Miller v. Social Security Administration Commissioner
MEMORANDUM OPINION. Signed by Honorable James R. Marschewski on June 26, 2014. (tg)
IN THE UNITED STATES DISTRICT COURT
WESTERN DISTRICT OF ARKANSAS
TONYA M. MILLER
Civil No. 13-3057
CAROLYN W. COLVIN, Commissioner
Social Security Administration
Plaintiff, Tonya Miller, brings this action under 42 U.S.C. §405(g), seeking judicial
review of a decision of the Commissioner of Social Security Administration (Commissioner)
denying her claim for disability insurance benefits (“DIB”) and supplement security income
(“SSI”) under Titles II and XVI of the Social Security Act (hereinafter “the Act”), 42 U.S.C. §§
423(d)(1)(A), 1382c(a)(3)(A). In this judicial review, the court must determine whether there
is substantial evidence in the administrative record to support the Commissioner’s decision. See
42 U.S.C. § 405(g).
Plaintiff protectively filed for DIB and SSI under Title II of the Act on November 3,
2009, and June 24, 2010, respectively, alleging an onset date of October 1, 2009, due to bipolar
disorder, post traumatic stress disorder (“PTSD”), anxiety, depression, and memory problems.
Tr. 34, 131-141, 180, 230-231, 238. The Commissioner denied Plaintiff’s applications initially
and on reconsideration. Tr. 63-71. An administrative hearing was held on August 30, 2011. Tr.
29-65. Plaintiff was present and represented by counsel.
At the time of the hearing, Plaintiff was 36 years old and possessed the equivalent of a
high school education and certification as a certified nurse assistant (“CNA”). Tr. 22, 32, 37.
She had past relevant work (“PRW”) experience as a CNA, cook, and cashier. Tr. 37, 166-172,
On October 17, 2011, the ALJ found Plaintiff’s bipolar disorder and PTSD to be severe,
but concluded they did not meet or medically equal one of the listed impairments in Appendix
1, Subpart P, Regulation No. 4. Tr. 14-16. After partially discrediting Plaintiff’s subjective
complaints, the ALJ determined that she retained the residual functional capacity (“RFC”) to
perform a full range of work at all exertional levels but with the following nonexertional
limitations: the claimant is limited to work where the complexity of the tasks is learned and
performed by rote, with few variables and little required judgment; where required supervision
is simple, direct, and concrete; and where she has no contact with the general public. Tr. 16-17.
With the assistance of a vocational expert, the ALJ the concluded that Plaintiff could perform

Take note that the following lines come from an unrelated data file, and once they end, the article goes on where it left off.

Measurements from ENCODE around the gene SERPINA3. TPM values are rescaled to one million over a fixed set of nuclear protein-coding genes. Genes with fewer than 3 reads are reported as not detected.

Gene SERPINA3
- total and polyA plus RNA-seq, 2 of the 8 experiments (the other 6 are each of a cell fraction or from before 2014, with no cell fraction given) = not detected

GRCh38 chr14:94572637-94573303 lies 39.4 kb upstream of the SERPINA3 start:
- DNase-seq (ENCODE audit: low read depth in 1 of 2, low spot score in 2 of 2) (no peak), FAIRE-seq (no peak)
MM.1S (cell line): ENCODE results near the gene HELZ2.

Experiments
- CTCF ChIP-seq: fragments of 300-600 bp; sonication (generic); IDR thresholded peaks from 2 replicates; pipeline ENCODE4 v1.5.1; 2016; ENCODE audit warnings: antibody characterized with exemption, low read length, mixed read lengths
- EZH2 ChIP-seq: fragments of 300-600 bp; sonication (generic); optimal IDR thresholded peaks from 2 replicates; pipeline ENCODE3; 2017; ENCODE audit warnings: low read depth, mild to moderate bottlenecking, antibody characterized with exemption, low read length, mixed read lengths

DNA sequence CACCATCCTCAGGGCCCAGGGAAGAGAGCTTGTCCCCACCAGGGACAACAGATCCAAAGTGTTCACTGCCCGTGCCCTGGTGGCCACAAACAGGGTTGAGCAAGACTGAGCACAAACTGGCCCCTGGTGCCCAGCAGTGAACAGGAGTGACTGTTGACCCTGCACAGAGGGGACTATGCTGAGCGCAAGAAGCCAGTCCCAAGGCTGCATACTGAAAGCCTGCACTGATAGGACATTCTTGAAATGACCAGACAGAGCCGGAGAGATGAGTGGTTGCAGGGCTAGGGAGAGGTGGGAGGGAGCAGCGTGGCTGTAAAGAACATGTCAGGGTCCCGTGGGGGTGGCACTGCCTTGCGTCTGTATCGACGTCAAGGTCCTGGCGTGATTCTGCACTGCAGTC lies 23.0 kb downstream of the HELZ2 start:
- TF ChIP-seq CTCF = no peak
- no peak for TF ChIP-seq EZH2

work as a production worker, sewing machine operator, and hand packager. Tr. 23. \
Plaintiff appealed this decision to the Appeals Council, but said request for review was
denied on March 15, 2013. Tr. 1-6. Subsequently, Plaintiff filed this action. ECF No. 1. Both
parties have filed appeal briefs, and the case is now ready for decision. ECF Nos. 8, 11.
This court’s role is to determine whether the Commissioner’s findings are supported by
substantial evidence on the record as a whole. Ramirez v. Barnhart, 292 F.3d 576, 583 (8th Cir.
2002). Substantial evidence is less than a preponderance but it is enough that a reasonable mind
would find it adequate to support the Commissioner's decision. The ALJ's decision must be
affirmed if the record contains substantial evidence to support it. Edwards v. Barnhart, 314 F.3d
964, 966 (8th Cir. 2003). As long as there is substantial evidence in the record that supports the
Commissioner’s decision, the court may not reverse it simply because substantial evidence exists
in the record that would have supported a contrary outcome, or because the court would have
decided the case differently. Haley v. Massanari, 258 F.3d 742, 747 (8th Cir. 2001). In other
words, if after reviewing the record it is possible to draw two inconsistent positions from the
evidence and one of those positions represents the findings of the ALJ, the decision of the ALJ
must be affirmed. Young v. Apfel, 221 F.3d 1065, 1068 (8th Cir. 2000).
It is well-established that a claimant for Social Security disability benefits has the burden
of proving her disability by establishing a physical or mental disability that has lasted at least one
year and that prevents her from engaging in any substantial gainful activity. Pearsall v.
Massanari, 274 F.3d 1211, 1217 (8th Cir.2001); see also 42 U.S.C. § § 423(d)(1)(A),